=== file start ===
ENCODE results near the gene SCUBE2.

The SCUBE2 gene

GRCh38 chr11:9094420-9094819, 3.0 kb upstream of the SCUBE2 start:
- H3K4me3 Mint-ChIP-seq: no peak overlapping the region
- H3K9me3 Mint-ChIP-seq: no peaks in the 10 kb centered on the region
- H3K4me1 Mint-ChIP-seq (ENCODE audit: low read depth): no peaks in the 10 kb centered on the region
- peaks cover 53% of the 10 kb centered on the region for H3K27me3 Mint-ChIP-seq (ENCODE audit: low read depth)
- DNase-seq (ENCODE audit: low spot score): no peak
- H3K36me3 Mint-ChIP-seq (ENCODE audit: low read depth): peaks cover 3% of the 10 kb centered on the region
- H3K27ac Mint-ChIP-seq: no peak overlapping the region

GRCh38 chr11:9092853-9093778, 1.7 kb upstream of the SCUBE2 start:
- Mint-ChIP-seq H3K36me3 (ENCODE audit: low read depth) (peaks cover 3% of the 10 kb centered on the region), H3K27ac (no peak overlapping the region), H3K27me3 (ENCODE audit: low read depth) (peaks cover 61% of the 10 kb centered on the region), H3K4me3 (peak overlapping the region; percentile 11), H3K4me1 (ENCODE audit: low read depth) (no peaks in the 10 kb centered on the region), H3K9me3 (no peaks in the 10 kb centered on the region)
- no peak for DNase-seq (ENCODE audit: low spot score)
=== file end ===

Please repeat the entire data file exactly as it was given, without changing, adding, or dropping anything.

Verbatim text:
ENCODE results near the gene SCUBE2.

The SCUBE2 gene

GRCh38 chr11:9094420-9094819, 3.0 kb upstream of the SCUBE2 start:
- H3K4me3 Mint-ChIP-seq: no peak overlapping the region
- H3K9me3 Mint-ChIP-seq: no peaks in the 10 kb centered on the region
- H3K4me1 Mint-ChIP-seq (ENCODE audit: low read depth): no peaks in the 10 kb centered on the region
- peaks cover 53% of the 10 kb centered on the region for H3K27me3 Mint-ChIP-seq (ENCODE audit: low read depth)
- DNase-seq (ENCODE audit: low spot score): no peak
- H3K36me3 Mint-ChIP-seq (ENCODE audit: low read depth): peaks cover 3% of the 10 kb centered on the region
- H3K27ac Mint-ChIP-seq: no peak overlapping the region

GRCh38 chr11:9092853-9093778, 1.7 kb upstream of the SCUBE2 start:
- Mint-ChIP-seq H3K36me3 (ENCODE audit: low read depth) (peaks cover 3% of the 10 kb centered on the region), H3K27ac (no peak overlapping the region), H3K27me3 (ENCODE audit: low read depth) (peaks cover 61% of the 10 kb centered on the region), H3K4me3 (peak overlapping the region; percentile 11), H3K4me1 (ENCODE audit: low read depth) (no peaks in the 10 kb centered on the region), H3K9me3 (no peaks in the 10 kb centered on the region)
- no peak for DNase-seq (ENCODE audit: low spot score)